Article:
In the words of the great man: "So many hits, so little time."

Prince is the dream we all dreamed of. His music can be played in any context, to any crowd. If you have Prince Ultimate with you, you're sorted.

At a house music night? You can drop Prince.

DJing a wedding? There's countless options.

Hip-Hop or RnB night? No problem. 

Playing a rock night? You can still play Prince (Ok, ok - this isn't on Prince Ultimate but it should've been)...

Need an incredible last-song-of-the-night option? It's on there.

It goes without saying that you can play Prince at a disco night. The man effortlessly fits into almost every genre - mainly because he is a genre unto himself.




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Masters At Work

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Masters At Work

Recently I've been cultivating a massive Masters At Work obsession.

Kenny 'Dope' Gonzalez and 'Little' Louie Vega have been making music as a duo since the late 80s. They came on the scene just a few years after Frankie Knuckles, Marshall Jefferson et al had started using machines to transform disco records into the dance floor fodder we know as house music today - but crucially MAW introduced a host of South American flavoured, organic textures to compliment their peer's drum machine led sound.

The thing that really gets me about MAW productions is their impeccable rhythm sections. Every track has wonderful drum sounds that - with the exception of some of their darker, more club focussed tracks - sound like they've been played by a full percussion section. Basslines, meanwhile, meander around them with a rubbery dexterity that surpasses the musical ability of other house music producers. 

Last week, Defected Records released 'House Masters: Masters At Work Volume 2' - a second compilation going even deeper into the pair's output than the first did a few years back.

Although predominantly a disco night, here at Love Come Down we're also very interested in the intersection between disco and house - two genres that remain intrinsically linked today. Much of Masters At Work's output straddles that divide perfectly, so here's few of our choice pick MAW productions to get you into the vibe before our Halloween party next month (and yes, there is a Simply Red (!) remix in there, but don't be put off by that, it's amazing):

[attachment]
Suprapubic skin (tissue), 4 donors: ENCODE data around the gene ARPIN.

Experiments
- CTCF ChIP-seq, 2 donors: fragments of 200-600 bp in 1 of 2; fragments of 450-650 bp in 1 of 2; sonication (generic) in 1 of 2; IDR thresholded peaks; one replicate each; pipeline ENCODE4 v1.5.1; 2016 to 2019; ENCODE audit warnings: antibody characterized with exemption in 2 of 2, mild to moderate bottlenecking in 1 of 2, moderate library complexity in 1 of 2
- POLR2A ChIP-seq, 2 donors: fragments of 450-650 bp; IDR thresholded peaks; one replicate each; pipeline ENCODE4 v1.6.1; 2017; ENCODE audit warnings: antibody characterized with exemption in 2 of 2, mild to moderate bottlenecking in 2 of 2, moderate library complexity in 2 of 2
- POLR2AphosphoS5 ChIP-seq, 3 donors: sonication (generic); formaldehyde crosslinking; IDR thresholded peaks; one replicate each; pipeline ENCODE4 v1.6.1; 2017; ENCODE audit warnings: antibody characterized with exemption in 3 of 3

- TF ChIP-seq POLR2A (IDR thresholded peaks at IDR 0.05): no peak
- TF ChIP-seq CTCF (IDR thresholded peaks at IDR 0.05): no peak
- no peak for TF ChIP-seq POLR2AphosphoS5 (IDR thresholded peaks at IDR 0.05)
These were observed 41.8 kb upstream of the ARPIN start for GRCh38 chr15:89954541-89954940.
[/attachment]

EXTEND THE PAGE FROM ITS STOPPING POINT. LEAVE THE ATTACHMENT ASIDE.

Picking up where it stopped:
Masters At Work 'When You Touch Me' (M.A.W. Remix)

Simply Red 'Thrill Me' (Masters At Work House Mix)

Masters At Work feat. India 'Backfired' (M.A.W. Main Mix)

Masters At Work feat. India 'To Be In Love' (M.A.W. Mix)

Black Masses 'Wonderful Person' (M.A.W. Vocal Mix)

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Larry Levan

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Larry Levan

Although not strictly an artist in his own right, DJ and Producer Lawrence Philpot - A.K.A. Larry Levan - is one of the most important people to have ever been a part of the disco scene.

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80s Boogie: Gayle Adams 'Love Fever'

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80s Boogie: Gayle Adams 'Love Fever'

It always surprises me that there's a seemingly endless supply of great 80s disco/boogie tracks, all of which seem to have amazing extended versions. There's nothing better than a proper extended version, and the specific mixes always have faintly ridiculous names.

Yesterday I discovered this: Gayle Adams 'Love Fever'. Despite what the YouTube title says, this is actually called the 'Mastermix' (!) - although 'Special Disco Version' was also a popular name of the era. So much so that former LCD Soundsystem members James Murphy and Pat Mahoney named their DJ duo just that.

Here it is then, 7 minutes 52 seconds of amazing 80s drum machine sounds and diva vocals...